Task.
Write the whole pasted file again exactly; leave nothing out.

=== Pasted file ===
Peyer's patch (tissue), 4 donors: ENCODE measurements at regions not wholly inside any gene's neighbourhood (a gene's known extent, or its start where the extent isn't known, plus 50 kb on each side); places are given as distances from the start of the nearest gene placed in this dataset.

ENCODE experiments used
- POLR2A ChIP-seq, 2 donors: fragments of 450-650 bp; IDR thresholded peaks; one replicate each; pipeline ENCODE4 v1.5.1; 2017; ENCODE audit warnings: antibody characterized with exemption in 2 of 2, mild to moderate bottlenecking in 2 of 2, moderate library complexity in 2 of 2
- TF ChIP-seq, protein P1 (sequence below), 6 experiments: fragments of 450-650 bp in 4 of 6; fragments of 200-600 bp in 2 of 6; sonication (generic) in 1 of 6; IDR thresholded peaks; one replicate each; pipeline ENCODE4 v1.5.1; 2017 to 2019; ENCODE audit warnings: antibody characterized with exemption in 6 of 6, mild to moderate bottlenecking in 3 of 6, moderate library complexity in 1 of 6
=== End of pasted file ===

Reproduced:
Peyer's patch (tissue), 4 donors: ENCODE measurements at regions not wholly inside any gene's neighbourhood (a gene's known extent, or its start where the extent isn't known, plus 50 kb on each side); places are given as distances from the start of the nearest gene placed in this dataset.

ENCODE experiments used
- POLR2A ChIP-seq, 2 donors: fragments of 450-650 bp; IDR thresholded peaks; one replicate each; pipeline ENCODE4 v1.5.1; 2017; ENCODE audit warnings: antibody characterized with exemption in 2 of 2, mild to moderate bottlenecking in 2 of 2, moderate library complexity in 2 of 2
- TF ChIP-seq, protein P1 (sequence below), 6 experiments: fragments of 450-650 bp in 4 of 6; fragments of 200-600 bp in 2 of 6; sonication (generic) in 1 of 6; IDR thresholded peaks; one replicate each; pipeline ENCODE4 v1.5.1; 2017 to 2019; ENCODE audit warnings: antibody characterized with exemption in 6 of 6, mild to moderate bottlenecking in 3 of 6, moderate library complexity in 1 of 6